A Conversation for Bubbles


Post 1

Researcher sminmasmee

Bubles don't only occupy children for many hours. I am transfixed if I have a bubble bath. They are so delightful. As for leaving them in your hair, no no no. This will lead to severe itchiness and skin disorders so tell the people who don't like water to rinse rinse and rinse.


Post 2


I find that I am easily transfixed by all kinds of bubbles. I particularly like free floating bubbles, such as can be produced by a small tub of bubble mixture and a dippy bubble blower device.

Bubbles anywhere are highly entertaining - watch airflows and wind patterns using bubbles. I can also recommend bubbles on (unoccupied or large, please, you don't want to harm the wildlife) ponds and rivers; they float down, land on the surface, float around and then change colour before finally popping, leaving the well-known post-raindrop ripple pattern.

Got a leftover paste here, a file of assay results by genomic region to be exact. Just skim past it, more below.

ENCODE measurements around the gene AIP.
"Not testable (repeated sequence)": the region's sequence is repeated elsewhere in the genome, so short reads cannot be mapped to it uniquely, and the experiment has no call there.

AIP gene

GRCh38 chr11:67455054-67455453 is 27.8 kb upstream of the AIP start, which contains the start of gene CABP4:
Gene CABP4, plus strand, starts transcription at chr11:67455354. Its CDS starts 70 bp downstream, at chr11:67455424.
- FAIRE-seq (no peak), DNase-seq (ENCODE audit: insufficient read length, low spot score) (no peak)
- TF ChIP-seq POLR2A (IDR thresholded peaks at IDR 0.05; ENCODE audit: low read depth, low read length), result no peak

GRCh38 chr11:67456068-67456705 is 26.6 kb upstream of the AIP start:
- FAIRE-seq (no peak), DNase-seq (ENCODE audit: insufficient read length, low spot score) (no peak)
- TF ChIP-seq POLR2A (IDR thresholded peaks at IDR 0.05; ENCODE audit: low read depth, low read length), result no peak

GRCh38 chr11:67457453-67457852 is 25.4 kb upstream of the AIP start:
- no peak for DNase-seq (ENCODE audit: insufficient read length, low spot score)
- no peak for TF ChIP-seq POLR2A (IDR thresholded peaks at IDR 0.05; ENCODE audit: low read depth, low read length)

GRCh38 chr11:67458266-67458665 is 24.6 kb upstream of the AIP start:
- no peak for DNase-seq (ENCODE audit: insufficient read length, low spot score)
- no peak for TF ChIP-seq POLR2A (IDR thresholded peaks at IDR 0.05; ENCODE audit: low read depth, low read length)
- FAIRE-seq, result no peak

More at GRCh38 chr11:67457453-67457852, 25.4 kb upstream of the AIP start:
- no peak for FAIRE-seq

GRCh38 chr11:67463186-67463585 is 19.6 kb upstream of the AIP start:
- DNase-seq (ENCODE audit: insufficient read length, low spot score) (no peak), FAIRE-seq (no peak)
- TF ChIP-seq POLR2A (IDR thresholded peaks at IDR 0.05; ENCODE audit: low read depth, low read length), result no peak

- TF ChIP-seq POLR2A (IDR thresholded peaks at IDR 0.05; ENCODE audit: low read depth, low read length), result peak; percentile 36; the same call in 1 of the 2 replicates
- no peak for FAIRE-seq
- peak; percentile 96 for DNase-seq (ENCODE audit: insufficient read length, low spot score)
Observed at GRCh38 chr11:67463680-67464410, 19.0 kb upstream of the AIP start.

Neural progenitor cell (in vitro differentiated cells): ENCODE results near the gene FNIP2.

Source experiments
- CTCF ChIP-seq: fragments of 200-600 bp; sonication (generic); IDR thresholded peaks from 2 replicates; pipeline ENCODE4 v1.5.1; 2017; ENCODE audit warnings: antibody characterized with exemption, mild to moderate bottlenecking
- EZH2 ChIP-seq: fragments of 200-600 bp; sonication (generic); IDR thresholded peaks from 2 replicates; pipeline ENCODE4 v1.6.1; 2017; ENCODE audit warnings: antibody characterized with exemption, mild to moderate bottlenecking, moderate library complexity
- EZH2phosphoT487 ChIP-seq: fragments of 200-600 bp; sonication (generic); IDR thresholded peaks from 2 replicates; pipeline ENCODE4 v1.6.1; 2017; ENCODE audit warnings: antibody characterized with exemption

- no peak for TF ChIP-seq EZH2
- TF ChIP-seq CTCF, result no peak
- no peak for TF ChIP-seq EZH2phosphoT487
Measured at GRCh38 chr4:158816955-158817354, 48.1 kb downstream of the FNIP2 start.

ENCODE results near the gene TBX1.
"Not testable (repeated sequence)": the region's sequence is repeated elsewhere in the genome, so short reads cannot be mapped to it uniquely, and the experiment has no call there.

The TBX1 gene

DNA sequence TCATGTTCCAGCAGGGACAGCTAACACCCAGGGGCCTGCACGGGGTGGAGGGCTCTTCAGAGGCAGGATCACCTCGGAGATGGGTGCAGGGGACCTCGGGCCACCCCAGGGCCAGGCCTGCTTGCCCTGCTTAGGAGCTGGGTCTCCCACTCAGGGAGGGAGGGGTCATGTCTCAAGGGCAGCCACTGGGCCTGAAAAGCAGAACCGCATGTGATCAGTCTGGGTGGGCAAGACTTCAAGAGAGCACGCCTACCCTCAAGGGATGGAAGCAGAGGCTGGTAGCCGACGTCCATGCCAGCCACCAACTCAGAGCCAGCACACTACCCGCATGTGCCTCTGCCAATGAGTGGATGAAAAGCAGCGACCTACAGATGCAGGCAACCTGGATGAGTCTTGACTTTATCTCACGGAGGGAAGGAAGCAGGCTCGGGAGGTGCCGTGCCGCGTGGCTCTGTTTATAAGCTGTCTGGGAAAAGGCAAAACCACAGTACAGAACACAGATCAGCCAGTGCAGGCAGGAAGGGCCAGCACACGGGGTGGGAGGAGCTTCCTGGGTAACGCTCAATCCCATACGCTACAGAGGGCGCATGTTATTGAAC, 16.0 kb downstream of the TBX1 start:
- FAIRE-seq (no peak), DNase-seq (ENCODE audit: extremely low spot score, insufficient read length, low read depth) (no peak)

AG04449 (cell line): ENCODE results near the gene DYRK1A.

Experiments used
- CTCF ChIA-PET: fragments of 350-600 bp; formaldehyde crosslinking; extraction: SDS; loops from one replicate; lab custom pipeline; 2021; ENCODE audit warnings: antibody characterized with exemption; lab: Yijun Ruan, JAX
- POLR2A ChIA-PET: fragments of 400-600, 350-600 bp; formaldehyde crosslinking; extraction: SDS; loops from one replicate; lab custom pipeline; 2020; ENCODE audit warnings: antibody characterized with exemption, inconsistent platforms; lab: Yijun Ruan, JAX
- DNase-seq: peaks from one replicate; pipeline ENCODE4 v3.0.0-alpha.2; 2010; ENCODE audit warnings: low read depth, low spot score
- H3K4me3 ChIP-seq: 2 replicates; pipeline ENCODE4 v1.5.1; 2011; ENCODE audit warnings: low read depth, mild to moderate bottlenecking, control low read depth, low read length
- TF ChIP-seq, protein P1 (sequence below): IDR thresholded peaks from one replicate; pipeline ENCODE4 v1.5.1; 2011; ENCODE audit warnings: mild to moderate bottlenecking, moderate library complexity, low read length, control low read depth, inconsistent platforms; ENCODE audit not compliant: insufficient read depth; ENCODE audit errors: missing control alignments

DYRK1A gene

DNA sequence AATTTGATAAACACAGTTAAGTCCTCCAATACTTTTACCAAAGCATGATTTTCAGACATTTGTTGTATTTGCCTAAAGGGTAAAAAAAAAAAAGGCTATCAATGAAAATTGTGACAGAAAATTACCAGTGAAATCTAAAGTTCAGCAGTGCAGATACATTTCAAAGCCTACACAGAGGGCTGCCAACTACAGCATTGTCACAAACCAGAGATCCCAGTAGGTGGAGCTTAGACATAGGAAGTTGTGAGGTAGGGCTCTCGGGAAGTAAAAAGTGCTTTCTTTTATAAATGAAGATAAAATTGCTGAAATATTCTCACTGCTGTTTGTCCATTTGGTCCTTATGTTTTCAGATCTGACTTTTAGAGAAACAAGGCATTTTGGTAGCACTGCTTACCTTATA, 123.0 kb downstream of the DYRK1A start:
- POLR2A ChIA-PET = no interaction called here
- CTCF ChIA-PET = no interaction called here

But best of all are bubbles in a populated area. Perhaps from a window overlooking a pub beer garden, or a sidewalk cafe. At first the masses will not see your bubbles. Then they will look at them, obviously spot them, and immediately glance away (perhaps they think they are hallucinating and that there cannot really be bubbles floating gently down over the group of muddy rugby players in the corner. Then, they glance sneakily upwards - they are checking to see if they are mad, don't want to be spotted by their friends - and their eyes widen when they perceive the bubbles are real. Then, they tell their mates. And soon the whole pub/cafe/whatever is gazing skywards and smiling brainlessly at the bubbles. Bliss.

Key: Complain about this post

Write an Entry

"The Hitchhiker's Guide to the Galaxy is a wholly remarkable book. It has been compiled and recompiled many times and under many different editorships. It contains contributions from countless numbers of travellers and researchers."

Write an entry
Read more